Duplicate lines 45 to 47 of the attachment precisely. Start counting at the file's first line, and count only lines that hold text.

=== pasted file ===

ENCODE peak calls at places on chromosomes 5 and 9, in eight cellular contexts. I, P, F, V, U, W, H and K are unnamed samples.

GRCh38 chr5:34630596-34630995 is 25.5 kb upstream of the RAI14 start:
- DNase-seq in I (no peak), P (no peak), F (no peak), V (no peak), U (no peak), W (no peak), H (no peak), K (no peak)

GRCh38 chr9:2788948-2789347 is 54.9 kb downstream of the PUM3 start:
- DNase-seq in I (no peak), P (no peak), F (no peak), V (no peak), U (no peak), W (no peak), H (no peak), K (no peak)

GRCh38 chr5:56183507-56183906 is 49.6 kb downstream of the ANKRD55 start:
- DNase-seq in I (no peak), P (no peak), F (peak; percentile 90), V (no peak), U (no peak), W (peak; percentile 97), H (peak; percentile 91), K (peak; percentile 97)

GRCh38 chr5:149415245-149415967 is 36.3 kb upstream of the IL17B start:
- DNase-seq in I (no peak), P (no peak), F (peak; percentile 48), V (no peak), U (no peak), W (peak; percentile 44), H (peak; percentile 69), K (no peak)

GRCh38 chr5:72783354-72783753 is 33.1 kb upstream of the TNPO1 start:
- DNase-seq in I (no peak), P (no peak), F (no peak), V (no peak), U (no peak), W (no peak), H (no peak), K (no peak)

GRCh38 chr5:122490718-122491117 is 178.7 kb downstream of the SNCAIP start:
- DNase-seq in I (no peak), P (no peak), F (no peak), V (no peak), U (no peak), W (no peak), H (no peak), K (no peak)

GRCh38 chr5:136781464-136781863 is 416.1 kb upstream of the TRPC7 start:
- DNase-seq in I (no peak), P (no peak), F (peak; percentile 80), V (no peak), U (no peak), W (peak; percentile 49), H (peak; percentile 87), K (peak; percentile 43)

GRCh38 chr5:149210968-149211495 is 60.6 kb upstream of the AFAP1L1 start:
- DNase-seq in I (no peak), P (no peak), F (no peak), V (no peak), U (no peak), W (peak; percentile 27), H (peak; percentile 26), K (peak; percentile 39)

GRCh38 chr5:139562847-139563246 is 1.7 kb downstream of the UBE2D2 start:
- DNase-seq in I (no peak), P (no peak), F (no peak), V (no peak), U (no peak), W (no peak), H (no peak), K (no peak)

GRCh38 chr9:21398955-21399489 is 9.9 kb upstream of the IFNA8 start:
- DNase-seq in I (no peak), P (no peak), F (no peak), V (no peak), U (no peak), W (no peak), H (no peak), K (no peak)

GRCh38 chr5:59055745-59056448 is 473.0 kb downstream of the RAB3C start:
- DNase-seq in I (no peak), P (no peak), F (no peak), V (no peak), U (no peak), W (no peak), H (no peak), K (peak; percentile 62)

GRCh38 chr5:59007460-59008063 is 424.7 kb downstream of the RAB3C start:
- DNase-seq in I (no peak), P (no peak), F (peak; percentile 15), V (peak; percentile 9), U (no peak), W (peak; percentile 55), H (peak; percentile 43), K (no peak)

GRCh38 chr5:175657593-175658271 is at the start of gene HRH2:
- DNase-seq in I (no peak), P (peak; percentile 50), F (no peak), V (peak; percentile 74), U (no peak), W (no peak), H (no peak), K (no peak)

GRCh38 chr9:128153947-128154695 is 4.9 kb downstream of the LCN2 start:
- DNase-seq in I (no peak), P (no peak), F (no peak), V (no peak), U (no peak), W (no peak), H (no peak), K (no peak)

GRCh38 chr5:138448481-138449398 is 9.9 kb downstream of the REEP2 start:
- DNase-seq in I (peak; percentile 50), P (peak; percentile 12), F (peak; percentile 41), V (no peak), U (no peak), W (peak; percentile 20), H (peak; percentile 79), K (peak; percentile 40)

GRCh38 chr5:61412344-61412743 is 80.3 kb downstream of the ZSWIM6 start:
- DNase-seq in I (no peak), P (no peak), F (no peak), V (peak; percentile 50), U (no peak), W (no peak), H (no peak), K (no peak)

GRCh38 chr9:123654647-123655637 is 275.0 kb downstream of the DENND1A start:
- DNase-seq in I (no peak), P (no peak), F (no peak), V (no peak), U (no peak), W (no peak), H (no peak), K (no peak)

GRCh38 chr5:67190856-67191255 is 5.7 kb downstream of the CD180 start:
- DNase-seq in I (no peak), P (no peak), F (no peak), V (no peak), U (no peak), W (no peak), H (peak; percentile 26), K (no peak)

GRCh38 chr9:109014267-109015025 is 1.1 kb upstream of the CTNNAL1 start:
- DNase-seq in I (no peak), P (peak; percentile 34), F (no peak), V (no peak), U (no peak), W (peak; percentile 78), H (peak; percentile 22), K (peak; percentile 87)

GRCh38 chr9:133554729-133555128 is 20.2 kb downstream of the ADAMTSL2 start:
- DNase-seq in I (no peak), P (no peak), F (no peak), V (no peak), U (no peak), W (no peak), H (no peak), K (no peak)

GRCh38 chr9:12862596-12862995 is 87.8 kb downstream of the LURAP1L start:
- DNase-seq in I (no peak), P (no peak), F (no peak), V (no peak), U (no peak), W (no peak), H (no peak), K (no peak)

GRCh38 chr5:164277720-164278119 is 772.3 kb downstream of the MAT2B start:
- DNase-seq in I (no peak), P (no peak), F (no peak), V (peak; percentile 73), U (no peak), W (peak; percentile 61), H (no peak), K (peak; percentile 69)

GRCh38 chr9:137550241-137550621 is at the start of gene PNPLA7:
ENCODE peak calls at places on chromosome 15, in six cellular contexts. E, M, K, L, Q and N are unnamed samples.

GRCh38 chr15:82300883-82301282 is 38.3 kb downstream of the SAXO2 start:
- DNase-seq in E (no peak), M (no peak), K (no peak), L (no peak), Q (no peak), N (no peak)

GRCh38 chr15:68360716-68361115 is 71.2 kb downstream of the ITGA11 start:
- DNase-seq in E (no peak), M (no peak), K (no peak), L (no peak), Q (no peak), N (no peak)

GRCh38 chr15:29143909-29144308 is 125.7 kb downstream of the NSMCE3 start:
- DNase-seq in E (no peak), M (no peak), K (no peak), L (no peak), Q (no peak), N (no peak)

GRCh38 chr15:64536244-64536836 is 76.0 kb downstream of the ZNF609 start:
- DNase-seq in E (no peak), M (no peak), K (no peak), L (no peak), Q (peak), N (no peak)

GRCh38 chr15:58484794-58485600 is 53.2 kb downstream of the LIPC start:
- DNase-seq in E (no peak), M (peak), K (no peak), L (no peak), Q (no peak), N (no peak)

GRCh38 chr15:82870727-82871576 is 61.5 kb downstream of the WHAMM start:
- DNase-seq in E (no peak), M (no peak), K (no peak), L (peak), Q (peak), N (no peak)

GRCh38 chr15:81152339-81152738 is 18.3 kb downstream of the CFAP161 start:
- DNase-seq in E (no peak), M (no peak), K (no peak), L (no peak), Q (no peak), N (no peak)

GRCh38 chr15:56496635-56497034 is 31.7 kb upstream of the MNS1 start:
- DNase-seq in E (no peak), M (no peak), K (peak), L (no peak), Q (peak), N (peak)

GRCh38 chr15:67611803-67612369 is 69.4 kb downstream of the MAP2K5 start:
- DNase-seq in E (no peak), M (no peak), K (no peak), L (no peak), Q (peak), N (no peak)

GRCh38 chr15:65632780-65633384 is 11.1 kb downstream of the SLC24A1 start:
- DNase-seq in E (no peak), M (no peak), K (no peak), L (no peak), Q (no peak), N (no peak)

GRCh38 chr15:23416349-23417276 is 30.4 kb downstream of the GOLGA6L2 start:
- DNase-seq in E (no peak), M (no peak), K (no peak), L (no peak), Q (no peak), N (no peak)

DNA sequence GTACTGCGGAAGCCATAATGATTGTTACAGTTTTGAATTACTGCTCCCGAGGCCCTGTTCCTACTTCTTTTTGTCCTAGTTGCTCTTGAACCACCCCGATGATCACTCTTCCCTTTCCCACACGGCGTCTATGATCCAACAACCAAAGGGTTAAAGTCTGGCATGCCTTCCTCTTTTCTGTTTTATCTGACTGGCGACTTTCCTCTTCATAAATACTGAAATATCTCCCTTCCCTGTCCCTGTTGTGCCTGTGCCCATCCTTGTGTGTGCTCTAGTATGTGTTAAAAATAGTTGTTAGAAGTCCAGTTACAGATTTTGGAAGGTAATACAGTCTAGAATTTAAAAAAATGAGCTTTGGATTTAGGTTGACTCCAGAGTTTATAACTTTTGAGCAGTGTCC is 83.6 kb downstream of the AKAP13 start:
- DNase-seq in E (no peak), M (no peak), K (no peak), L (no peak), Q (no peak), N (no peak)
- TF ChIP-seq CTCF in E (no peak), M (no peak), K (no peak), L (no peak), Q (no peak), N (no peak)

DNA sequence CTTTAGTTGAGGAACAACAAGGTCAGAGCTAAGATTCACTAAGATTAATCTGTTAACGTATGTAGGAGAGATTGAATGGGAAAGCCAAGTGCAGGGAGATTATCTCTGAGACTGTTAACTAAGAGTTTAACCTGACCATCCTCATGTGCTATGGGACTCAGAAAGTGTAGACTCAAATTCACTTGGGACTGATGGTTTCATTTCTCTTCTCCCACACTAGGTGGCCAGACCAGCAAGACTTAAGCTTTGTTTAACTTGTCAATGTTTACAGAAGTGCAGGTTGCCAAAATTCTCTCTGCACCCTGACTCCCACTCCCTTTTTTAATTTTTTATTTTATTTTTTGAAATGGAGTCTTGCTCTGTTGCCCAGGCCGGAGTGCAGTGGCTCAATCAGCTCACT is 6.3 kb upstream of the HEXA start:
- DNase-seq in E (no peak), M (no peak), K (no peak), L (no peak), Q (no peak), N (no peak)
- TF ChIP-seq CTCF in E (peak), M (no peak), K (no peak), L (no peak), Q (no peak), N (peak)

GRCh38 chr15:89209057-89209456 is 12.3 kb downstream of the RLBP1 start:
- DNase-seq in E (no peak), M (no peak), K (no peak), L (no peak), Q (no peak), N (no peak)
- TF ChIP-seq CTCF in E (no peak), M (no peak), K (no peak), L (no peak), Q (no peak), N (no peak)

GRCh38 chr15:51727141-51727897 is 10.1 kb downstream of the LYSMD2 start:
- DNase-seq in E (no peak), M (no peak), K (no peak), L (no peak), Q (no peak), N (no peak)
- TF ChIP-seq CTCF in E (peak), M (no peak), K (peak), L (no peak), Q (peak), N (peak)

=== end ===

- DNase-seq in I (no peak), P (no peak), F (no peak), V (peak; percentile 73), U (no peak), W (peak; percentile 61), H (no peak), K (peak; percentile 69)

GRCh38 chr9:137550241-137550621 is at the start of gene PNPLA7:
ENCODE peak calls at places on chromosome 15, in six cellular contexts. E, M, K, L, Q and N are unnamed samples.